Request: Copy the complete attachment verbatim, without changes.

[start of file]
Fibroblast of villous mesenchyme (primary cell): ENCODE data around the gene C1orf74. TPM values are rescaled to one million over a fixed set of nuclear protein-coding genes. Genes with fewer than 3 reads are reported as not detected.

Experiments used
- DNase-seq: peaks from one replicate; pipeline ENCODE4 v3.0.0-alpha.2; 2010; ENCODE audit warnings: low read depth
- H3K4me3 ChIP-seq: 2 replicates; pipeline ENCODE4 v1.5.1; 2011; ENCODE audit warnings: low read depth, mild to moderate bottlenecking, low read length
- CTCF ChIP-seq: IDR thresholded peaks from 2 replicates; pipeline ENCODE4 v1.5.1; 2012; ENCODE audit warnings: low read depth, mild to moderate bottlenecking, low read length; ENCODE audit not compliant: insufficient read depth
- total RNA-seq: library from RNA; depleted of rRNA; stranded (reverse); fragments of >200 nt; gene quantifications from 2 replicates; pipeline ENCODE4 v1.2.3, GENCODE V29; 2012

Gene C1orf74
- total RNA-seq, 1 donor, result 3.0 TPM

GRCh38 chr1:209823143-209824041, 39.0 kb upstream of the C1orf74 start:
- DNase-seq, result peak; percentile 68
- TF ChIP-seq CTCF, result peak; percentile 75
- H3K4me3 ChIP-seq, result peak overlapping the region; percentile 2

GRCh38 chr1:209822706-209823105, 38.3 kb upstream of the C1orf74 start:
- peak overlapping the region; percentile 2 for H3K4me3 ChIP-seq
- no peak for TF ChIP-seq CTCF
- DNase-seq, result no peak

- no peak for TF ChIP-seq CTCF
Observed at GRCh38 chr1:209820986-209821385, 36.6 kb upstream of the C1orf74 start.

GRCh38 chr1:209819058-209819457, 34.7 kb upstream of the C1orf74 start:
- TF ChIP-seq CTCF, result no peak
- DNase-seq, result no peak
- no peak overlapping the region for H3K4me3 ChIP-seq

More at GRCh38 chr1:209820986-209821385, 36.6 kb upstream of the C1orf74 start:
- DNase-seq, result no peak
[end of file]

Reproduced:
Fibroblast of villous mesenchyme (primary cell): ENCODE data around the gene C1orf74. TPM values are rescaled to one million over a fixed set of nuclear protein-coding genes. Genes with fewer than 3 reads are reported as not detected.

Experiments used
- DNase-seq: peaks from one replicate; pipeline ENCODE4 v3.0.0-alpha.2; 2010; ENCODE audit warnings: low read depth
- H3K4me3 ChIP-seq: 2 replicates; pipeline ENCODE4 v1.5.1; 2011; ENCODE audit warnings: low read depth, mild to moderate bottlenecking, low read length
- CTCF ChIP-seq: IDR thresholded peaks from 2 replicates; pipeline ENCODE4 v1.5.1; 2012; ENCODE audit warnings: low read depth, mild to moderate bottlenecking, low read length; ENCODE audit not compliant: insufficient read depth
- total RNA-seq: library from RNA; depleted of rRNA; stranded (reverse); fragments of >200 nt; gene quantifications from 2 replicates; pipeline ENCODE4 v1.2.3, GENCODE V29; 2012

Gene C1orf74
- total RNA-seq, 1 donor, result 3.0 TPM

GRCh38 chr1:209823143-209824041, 39.0 kb upstream of the C1orf74 start:
- DNase-seq, result peak; percentile 68
- TF ChIP-seq CTCF, result peak; percentile 75
- H3K4me3 ChIP-seq, result peak overlapping the region; percentile 2

GRCh38 chr1:209822706-209823105, 38.3 kb upstream of the C1orf74 start:
- peak overlapping the region; percentile 2 for H3K4me3 ChIP-seq
- no peak for TF ChIP-seq CTCF
- DNase-seq, result no peak

- no peak for TF ChIP-seq CTCF
Observed at GRCh38 chr1:209820986-209821385, 36.6 kb upstream of the C1orf74 start.

GRCh38 chr1:209819058-209819457, 34.7 kb upstream of the C1orf74 start:
- TF ChIP-seq CTCF, result no peak
- DNase-seq, result no peak
- no peak overlapping the region for H3K4me3 ChIP-seq

More at GRCh38 chr1:209820986-209821385, 36.6 kb upstream of the C1orf74 start:
- DNase-seq, result no peak